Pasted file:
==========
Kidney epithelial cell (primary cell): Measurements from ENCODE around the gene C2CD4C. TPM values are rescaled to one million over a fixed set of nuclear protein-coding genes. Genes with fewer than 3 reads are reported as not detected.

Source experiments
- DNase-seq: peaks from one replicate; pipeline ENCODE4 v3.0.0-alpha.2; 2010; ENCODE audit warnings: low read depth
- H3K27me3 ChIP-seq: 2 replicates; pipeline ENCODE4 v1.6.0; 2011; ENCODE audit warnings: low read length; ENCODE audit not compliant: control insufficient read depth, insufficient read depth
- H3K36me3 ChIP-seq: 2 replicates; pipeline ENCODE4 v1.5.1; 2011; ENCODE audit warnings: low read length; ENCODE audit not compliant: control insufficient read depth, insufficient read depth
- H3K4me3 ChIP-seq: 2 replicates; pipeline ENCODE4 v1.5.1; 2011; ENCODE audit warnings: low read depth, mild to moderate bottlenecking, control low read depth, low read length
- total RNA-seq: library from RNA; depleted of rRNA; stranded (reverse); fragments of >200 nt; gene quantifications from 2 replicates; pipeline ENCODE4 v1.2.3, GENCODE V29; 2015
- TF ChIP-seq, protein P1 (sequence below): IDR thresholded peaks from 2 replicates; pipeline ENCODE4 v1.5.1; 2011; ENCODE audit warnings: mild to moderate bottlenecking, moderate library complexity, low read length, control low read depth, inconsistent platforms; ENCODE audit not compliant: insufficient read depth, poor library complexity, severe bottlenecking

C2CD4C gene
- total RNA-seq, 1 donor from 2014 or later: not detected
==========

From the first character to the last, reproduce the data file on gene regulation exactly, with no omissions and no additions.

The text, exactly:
Kidney epithelial cell (primary cell): Measurements from ENCODE around the gene C2CD4C. TPM values are rescaled to one million over a fixed set of nuclear protein-coding genes. Genes with fewer than 3 reads are reported as not detected.

Source experiments
- DNase-seq: peaks from one replicate; pipeline ENCODE4 v3.0.0-alpha.2; 2010; ENCODE audit warnings: low read depth
- H3K27me3 ChIP-seq: 2 replicates; pipeline ENCODE4 v1.6.0; 2011; ENCODE audit warnings: low read length; ENCODE audit not compliant: control insufficient read depth, insufficient read depth
- H3K36me3 ChIP-seq: 2 replicates; pipeline ENCODE4 v1.5.1; 2011; ENCODE audit warnings: low read length; ENCODE audit not compliant: control insufficient read depth, insufficient read depth
- H3K4me3 ChIP-seq: 2 replicates; pipeline ENCODE4 v1.5.1; 2011; ENCODE audit warnings: low read depth, mild to moderate bottlenecking, control low read depth, low read length
- total RNA-seq: library from RNA; depleted of rRNA; stranded (reverse); fragments of >200 nt; gene quantifications from 2 replicates; pipeline ENCODE4 v1.2.3, GENCODE V29; 2015
- TF ChIP-seq, protein P1 (sequence below): IDR thresholded peaks from 2 replicates; pipeline ENCODE4 v1.5.1; 2011; ENCODE audit warnings: mild to moderate bottlenecking, moderate library complexity, low read length, control low read depth, inconsistent platforms; ENCODE audit not compliant: insufficient read depth, poor library complexity, severe bottlenecking

C2CD4C gene
- total RNA-seq, 1 donor from 2014 or later: not detected